OHIO VALLEY — With April 4 soon upon Ohioans, drivers choosing to ride under the influence should beware as Ohio’s regulations will tighten the Ohio Revised Code around potential offenders.
According to Gallipolis City Solicitor Adam Salisbury, if a driver has a prior operating a vehicle under the influence (OVI) charge, instead of looking back six years, law enforcement can look back up to 10 years to potentially increase penalties associated with a conviction of an OVI if the individual has repeated the offense. License suspensions have also been made broader.
“Even on your first OVI, it’s a one year license suspension and (with the potential of) an interlock device,” said Salisbury. “They’ve (the state) also created a new classification of charge for tampering with an interlocked device.”
Salisbury said an ignition-interlock device is a contraption placed in an automobile used to monitor a convicted OVI driver’s breath much like a breathalyzer used by police. If a driver blows above the legal limit, the device will not allow the driver to turn click on the ignition. It will also catalogue the failed start and breath test result. Even a first time offender, if convicted, will be required to make use of these devices.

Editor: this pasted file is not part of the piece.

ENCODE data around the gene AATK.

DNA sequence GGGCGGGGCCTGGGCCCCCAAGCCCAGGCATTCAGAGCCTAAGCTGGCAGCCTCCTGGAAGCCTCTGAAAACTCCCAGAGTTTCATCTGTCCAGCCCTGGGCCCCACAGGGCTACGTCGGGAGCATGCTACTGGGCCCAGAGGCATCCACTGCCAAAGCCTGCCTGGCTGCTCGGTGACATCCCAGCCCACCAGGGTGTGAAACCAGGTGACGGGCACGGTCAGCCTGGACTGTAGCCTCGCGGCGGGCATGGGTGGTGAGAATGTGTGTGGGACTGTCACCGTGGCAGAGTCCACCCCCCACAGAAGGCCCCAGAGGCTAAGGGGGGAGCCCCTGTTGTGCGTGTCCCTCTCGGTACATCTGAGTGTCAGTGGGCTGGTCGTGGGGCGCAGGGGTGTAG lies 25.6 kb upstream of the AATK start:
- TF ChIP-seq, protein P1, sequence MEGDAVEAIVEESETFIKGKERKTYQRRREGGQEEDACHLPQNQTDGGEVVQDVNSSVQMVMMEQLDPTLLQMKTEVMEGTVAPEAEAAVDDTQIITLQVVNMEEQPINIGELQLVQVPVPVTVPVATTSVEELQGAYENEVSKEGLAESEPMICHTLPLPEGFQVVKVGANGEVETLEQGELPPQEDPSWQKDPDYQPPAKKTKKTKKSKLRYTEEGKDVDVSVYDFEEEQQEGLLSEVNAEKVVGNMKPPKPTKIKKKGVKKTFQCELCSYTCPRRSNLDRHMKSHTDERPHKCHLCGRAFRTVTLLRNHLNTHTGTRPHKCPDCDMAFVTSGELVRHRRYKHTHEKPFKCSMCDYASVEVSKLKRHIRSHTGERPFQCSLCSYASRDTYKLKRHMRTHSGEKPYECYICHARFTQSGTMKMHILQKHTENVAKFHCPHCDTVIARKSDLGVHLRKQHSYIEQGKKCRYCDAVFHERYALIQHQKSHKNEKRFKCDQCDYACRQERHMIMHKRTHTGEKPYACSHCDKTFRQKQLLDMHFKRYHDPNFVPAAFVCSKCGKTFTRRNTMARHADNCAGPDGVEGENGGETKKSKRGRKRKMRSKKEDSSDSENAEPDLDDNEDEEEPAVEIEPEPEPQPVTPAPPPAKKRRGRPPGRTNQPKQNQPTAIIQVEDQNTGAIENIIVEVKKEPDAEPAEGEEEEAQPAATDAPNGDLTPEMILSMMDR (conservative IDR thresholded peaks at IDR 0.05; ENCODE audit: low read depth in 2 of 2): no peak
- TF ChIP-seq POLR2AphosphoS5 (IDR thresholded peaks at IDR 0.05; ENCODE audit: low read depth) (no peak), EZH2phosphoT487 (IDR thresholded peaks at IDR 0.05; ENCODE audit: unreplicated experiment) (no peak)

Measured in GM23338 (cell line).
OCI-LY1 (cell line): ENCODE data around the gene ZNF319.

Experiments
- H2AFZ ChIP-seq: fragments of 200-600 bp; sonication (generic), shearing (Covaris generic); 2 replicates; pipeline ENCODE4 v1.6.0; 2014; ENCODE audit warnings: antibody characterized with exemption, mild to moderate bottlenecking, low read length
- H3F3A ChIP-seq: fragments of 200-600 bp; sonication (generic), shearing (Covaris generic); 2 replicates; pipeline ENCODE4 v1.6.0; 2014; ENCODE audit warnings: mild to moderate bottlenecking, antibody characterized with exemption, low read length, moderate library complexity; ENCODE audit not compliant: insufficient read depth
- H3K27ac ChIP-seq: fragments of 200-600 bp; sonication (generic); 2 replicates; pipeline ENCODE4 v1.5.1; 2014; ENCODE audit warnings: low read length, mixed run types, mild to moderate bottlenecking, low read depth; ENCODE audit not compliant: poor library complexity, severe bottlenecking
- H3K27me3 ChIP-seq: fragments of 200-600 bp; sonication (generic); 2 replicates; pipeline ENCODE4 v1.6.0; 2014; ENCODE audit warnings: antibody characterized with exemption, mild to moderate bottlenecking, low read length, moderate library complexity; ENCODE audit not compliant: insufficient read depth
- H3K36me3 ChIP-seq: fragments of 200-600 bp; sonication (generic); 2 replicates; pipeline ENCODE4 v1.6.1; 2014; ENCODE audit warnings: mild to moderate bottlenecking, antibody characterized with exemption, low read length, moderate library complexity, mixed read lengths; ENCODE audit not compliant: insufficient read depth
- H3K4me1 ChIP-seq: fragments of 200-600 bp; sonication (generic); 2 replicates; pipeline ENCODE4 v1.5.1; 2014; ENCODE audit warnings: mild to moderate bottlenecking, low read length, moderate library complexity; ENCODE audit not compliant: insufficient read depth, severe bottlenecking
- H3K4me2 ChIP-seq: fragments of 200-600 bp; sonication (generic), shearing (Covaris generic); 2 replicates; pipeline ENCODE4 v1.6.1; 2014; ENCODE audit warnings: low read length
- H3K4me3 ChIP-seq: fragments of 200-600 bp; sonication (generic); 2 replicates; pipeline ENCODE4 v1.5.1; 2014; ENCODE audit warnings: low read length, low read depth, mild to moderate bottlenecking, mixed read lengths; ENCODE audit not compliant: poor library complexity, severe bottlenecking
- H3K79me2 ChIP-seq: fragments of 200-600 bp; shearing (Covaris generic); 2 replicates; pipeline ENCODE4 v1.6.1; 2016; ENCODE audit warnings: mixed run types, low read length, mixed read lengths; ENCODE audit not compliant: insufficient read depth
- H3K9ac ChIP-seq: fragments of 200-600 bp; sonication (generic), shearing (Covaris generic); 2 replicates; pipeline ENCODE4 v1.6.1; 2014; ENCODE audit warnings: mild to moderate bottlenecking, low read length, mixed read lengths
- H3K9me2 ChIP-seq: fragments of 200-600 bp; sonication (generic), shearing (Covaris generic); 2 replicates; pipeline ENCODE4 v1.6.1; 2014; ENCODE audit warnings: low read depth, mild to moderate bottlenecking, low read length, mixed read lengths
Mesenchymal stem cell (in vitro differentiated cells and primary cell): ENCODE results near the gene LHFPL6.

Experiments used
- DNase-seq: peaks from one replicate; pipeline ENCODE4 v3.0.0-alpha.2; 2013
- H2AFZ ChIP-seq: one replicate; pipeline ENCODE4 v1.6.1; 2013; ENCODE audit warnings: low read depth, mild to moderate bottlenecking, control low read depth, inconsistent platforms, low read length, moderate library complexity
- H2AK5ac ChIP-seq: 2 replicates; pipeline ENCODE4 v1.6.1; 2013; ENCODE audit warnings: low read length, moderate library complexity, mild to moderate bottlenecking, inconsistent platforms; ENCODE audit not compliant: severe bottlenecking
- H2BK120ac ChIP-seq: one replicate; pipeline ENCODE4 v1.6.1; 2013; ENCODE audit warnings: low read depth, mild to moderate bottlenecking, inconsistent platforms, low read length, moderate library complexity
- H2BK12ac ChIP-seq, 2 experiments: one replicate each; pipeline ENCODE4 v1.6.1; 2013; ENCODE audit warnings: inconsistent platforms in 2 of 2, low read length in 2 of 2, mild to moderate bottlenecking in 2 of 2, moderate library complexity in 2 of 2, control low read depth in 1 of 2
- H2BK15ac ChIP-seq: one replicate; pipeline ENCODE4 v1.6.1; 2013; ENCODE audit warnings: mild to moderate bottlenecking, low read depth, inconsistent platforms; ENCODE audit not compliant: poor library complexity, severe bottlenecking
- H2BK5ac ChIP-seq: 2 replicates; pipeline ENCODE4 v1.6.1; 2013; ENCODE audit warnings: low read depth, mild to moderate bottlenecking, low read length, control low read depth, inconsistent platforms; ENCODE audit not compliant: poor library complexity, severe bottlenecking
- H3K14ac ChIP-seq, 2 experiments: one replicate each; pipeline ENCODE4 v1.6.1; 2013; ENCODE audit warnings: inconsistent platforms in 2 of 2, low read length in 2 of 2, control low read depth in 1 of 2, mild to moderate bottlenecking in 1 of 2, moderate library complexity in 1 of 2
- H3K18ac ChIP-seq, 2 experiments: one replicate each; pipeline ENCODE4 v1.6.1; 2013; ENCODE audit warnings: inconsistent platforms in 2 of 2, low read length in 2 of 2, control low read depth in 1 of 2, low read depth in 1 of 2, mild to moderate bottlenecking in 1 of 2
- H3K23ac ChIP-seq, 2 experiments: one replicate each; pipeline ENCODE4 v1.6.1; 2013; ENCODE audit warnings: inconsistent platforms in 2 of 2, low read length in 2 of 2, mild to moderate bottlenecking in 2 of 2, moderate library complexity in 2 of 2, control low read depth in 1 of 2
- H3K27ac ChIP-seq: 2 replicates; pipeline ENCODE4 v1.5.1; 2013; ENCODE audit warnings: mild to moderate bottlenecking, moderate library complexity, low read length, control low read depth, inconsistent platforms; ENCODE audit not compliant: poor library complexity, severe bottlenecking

Minimum license suspension time is increased to a year when it was previously a six-month suspension. An individual who tampers with or blows into a device in substitute for a convicted offender could be looking at jail time if caught.
New law changes allow for defendants to request driving privileges from the court as long as the interlock device is connected to their vehicle. Driver license suspensions are still limited to three years max. Suspensions can potentially be cut in half if defendants make use of the interlock device.
The OVI changes have been referred to as “Annie’s Law” across the state. According to annierooney.com and Annie Rooney’s obituary, “Anna Louise Rooney, always known as Annie, of Chillicothe, Ohio was killed by a drunk driver on on July 4, 2013, at around 9 p.m. Annie was traveling home after borrowing a bike for an upcoming race when an oncoming driver crossed into her lane on US Rte 50, just outside of Chillicothe.”
Rooney had previous served as a prosecuting attorney in Bozeman, Mont. The OVI law changes were inspired in part due to the desire to prevent death’s like Rooney’s. She also maintained a practice in Chillicothe.
Dean Wright can be reached at 740-446-2342, ext. 2103.